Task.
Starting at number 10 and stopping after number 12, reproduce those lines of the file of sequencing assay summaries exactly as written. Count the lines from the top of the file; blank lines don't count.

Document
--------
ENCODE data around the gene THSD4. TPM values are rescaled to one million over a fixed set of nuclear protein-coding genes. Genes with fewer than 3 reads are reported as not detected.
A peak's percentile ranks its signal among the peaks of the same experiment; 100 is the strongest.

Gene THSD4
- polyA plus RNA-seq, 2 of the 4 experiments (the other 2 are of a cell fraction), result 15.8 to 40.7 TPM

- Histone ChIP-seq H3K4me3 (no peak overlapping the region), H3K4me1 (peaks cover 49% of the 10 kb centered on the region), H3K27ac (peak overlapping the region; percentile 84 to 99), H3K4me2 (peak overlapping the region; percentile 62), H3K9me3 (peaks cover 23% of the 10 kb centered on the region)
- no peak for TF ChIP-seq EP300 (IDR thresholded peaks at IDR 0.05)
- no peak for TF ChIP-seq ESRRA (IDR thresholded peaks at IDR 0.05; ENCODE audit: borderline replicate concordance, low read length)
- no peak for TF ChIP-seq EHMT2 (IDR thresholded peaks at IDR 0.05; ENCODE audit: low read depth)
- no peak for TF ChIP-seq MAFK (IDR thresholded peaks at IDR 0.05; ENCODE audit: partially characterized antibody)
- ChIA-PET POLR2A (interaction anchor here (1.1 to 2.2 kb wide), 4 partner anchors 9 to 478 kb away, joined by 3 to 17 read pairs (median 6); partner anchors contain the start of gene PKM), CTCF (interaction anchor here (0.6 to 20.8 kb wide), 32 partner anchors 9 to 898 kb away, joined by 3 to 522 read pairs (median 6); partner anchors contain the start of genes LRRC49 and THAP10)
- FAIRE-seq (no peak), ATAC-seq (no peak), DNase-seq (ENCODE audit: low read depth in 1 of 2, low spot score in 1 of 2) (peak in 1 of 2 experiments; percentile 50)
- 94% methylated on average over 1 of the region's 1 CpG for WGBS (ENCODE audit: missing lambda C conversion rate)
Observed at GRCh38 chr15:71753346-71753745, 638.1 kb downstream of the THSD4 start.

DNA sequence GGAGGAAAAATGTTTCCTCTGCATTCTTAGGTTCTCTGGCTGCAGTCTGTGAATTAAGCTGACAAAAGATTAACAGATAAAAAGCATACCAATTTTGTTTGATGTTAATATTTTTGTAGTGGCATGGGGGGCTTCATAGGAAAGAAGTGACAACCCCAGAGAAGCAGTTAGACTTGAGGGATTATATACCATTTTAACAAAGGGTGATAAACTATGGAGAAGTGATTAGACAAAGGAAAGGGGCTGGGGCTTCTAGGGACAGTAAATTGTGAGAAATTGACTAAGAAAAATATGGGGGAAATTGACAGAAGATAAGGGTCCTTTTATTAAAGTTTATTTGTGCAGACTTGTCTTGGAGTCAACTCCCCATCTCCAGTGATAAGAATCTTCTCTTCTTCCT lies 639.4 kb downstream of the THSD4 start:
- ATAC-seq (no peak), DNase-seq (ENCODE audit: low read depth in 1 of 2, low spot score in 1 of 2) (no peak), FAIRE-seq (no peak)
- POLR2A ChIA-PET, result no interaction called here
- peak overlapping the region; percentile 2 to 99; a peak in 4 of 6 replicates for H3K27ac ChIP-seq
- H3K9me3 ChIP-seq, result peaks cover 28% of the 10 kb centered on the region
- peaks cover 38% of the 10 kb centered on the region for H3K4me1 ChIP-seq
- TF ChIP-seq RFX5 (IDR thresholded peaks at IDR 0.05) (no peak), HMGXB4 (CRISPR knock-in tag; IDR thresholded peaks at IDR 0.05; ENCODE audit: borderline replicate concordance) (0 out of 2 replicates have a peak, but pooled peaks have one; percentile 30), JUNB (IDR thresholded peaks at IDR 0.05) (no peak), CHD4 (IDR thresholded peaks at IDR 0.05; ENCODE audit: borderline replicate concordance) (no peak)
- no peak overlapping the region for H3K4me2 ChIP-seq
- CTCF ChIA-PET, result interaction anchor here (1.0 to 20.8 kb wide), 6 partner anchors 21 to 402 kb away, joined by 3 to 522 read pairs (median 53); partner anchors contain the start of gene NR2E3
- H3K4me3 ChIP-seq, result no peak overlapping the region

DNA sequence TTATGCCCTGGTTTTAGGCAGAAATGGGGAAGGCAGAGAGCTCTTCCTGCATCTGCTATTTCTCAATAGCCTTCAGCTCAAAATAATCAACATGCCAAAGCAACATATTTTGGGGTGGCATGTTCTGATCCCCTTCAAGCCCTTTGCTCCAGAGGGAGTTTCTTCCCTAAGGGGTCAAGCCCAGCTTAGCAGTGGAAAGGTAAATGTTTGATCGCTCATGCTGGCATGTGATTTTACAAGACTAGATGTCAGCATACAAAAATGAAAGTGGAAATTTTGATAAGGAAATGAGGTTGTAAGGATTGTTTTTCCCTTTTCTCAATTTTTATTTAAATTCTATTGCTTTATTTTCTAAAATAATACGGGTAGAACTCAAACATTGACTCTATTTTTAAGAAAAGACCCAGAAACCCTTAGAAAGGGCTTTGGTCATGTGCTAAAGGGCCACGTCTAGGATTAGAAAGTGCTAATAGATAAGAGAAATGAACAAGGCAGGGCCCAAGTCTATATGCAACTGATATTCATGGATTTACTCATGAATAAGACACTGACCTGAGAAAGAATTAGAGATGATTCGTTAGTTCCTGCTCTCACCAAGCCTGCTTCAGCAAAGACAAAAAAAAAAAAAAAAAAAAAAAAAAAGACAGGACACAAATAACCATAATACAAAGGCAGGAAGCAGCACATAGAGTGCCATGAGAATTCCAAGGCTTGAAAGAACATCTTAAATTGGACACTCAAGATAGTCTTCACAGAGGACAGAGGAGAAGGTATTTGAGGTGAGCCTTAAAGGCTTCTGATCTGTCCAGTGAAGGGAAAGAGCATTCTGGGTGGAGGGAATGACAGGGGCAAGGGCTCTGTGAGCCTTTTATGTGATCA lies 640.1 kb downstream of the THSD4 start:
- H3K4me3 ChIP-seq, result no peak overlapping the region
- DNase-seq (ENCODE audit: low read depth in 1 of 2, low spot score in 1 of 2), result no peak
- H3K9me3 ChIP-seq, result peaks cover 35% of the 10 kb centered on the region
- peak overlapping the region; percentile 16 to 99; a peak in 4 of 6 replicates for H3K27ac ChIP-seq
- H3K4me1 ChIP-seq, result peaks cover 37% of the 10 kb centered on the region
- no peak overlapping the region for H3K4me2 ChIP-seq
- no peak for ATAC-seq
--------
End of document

- ChIA-PET POLR2A (interaction anchor here (1.1 to 2.2 kb wide), 4 partner anchors 9 to 478 kb away, joined by 3 to 17 read pairs (median 6); partner anchors contain the start of gene PKM), CTCF (interaction anchor here (0.6 to 20.8 kb wide), 32 partner anchors 9 to 898 kb away, joined by 3 to 522 read pairs (median 6); partner anchors contain the start of genes LRRC49 and THAP10)
- FAIRE-seq (no peak), ATAC-seq (no peak), DNase-seq (ENCODE audit: low read depth in 1 of 2, low spot score in 1 of 2) (peak in 1 of 2 experiments; percentile 50)
- 94% methylated on average over 1 of the region's 1 CpG for WGBS (ENCODE audit: missing lambda C conversion rate)